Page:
The Point

The Point

The Point

Letters of Recommendation:

We need to help our teachers out

  “The U.S. college application process is overly complicated and time-consuming all around in my opinion, especially for students, and creates more stress and heartache than it should,” English teacher Angie Mogilefsky said.

It is peak college season for seniors at PV High, which means multiple essays, different sets of applications, and at least two letters of recommendation. 

Completing these tasks is a long and difficult process, often taking students several months to complete. 

Yes – no one will argue- seniors definitely have it rough this season. 

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Yet, sometimes, people forget the teachers who aid us in the process. 

Teachers at PVHS can have up to 30 letters of recommendations to write a year, which in no way is necessary for them to complete in order to meet their job requirements. 

Their compliance is optional and out of the goodness of their hearts, which is a fact that many students forget when they ask them.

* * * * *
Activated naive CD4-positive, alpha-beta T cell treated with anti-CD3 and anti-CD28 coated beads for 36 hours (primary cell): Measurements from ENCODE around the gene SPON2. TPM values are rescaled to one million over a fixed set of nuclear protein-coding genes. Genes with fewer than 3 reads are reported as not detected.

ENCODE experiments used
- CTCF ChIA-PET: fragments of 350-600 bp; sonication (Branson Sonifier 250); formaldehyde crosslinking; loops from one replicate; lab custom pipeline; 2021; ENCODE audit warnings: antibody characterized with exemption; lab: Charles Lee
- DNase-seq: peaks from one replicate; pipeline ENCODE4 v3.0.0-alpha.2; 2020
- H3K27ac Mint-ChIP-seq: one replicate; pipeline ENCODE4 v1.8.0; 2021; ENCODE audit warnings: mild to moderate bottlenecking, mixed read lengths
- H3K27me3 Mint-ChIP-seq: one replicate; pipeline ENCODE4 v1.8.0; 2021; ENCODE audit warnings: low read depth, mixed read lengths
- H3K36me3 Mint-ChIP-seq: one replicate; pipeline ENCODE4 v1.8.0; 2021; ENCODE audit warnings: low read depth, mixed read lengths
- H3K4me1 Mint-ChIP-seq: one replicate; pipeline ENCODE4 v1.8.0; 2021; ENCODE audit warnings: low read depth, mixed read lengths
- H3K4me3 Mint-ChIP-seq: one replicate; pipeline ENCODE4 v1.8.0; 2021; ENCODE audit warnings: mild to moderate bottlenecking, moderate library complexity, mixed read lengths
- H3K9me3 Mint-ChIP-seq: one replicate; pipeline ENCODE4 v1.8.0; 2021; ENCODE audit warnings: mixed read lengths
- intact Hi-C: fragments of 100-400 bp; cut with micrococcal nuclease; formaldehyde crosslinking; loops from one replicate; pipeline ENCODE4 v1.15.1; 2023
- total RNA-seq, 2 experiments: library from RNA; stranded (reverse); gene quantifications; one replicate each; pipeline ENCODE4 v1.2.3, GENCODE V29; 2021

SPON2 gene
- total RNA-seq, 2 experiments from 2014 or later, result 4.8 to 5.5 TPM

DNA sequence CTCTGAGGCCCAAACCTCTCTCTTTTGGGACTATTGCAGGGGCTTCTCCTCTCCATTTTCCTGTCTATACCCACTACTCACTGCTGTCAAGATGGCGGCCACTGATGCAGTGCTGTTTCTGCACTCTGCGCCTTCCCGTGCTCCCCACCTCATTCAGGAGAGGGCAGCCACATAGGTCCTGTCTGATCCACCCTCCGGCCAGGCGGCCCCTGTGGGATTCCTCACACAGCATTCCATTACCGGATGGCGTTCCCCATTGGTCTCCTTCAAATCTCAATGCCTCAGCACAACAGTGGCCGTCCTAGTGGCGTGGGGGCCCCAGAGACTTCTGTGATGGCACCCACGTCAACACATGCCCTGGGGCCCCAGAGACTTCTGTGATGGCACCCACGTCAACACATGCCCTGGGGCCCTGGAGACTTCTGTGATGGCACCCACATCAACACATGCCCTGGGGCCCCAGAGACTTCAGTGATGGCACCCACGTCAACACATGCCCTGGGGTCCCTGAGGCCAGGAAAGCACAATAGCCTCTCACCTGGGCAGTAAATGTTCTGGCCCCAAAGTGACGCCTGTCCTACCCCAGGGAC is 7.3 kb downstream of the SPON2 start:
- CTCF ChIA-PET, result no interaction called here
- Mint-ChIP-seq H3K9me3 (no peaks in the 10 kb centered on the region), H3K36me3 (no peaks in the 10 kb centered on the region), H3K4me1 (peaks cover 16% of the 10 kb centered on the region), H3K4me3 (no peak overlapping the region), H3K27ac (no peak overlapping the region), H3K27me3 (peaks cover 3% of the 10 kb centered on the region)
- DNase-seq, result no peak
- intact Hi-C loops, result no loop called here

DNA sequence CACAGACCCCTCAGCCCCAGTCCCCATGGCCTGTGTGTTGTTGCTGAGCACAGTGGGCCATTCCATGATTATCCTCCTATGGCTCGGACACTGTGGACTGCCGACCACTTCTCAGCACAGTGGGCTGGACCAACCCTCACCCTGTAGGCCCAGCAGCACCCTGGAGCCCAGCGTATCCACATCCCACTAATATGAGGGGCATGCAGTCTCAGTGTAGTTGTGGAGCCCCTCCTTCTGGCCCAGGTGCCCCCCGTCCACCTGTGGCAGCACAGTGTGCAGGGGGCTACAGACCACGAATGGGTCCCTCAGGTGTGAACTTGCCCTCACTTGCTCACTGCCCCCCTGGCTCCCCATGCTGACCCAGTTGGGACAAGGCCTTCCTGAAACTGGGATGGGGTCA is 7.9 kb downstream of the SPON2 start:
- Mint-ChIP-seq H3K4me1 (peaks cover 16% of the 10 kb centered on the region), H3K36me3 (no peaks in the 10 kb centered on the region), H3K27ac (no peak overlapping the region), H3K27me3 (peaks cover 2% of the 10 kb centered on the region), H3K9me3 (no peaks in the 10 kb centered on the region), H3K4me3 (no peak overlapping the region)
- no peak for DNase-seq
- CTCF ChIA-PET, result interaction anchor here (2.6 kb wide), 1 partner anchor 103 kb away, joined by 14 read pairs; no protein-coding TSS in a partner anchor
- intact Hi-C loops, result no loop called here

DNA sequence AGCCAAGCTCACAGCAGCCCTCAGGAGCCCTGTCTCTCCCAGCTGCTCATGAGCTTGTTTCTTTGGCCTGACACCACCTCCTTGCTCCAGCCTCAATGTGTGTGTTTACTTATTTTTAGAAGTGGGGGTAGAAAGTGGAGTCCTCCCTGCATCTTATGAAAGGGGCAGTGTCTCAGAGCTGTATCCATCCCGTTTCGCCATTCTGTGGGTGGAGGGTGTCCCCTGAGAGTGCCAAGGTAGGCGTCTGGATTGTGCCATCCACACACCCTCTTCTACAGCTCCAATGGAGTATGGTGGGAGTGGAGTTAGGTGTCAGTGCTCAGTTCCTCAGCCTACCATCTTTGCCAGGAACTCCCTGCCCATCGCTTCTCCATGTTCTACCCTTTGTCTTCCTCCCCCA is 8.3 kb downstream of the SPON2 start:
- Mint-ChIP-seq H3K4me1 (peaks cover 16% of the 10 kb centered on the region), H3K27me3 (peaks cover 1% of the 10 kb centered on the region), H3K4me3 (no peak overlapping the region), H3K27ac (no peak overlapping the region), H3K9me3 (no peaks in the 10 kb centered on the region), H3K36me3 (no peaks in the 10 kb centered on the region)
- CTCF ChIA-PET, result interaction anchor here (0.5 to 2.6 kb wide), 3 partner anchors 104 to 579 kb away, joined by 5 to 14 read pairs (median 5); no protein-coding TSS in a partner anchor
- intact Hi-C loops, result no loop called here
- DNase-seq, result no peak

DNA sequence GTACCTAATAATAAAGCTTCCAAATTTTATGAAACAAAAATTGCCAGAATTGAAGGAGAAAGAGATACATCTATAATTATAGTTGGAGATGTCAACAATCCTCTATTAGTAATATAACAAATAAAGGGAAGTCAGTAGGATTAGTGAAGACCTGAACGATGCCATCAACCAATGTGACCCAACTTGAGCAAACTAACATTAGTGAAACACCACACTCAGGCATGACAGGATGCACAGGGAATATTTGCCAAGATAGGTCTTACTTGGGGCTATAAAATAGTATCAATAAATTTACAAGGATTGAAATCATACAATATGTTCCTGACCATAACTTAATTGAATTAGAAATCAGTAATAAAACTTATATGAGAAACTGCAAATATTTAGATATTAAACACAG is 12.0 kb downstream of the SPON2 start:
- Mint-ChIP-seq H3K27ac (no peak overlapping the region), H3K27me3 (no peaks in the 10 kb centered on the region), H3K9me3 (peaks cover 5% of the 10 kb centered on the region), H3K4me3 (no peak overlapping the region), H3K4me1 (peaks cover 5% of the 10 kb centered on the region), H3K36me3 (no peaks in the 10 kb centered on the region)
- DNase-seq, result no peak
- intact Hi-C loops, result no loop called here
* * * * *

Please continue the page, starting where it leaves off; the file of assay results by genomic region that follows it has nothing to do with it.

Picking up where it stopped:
For Mogilefksy, writing a letter takes about 30 minutes if she has access to Google Classroom,, and Aeries to find specific examples of exemplary student work. 

But, filling out the questionnaires, uploading letters, and checking student deadlines can take significantly longer.

District policy allows teachers to take a paid “writing day” for every 10 letters they write (up to three days), which means that they miss school to write these letters. 

However, missing a day of school can take a great deal of effort with creating lesson plans and class materials for a substitute. 

Yet, even with all the challenges, teachers still enjoy writing letters of recommendation, and we as students should be grateful for it. 

Good letters of recommendation are crucial to applications, we here are a few things students can do do make the process easier for teachers.

Communication: Make sure you are either corresponding over email or in person with your teachers as much as possible. 

Time lags can occur if students don’t get back to their teachers, and make them less apt to write your letter.

Choice: Your choice in teacher should make sense and align with your academic performance or emotional connection with your teacher. 

It’s much easier to write a letter for a student who played an active role in the classroom. 

Deadlines: Teachers often require students to fill out a questionnaire that describes their achievements in that class. 

It’s crucial that this is completed in a timely manner, as it greatly helps in the writing process.    

About the Contributor
Eva Yancheson, Centerspread Editor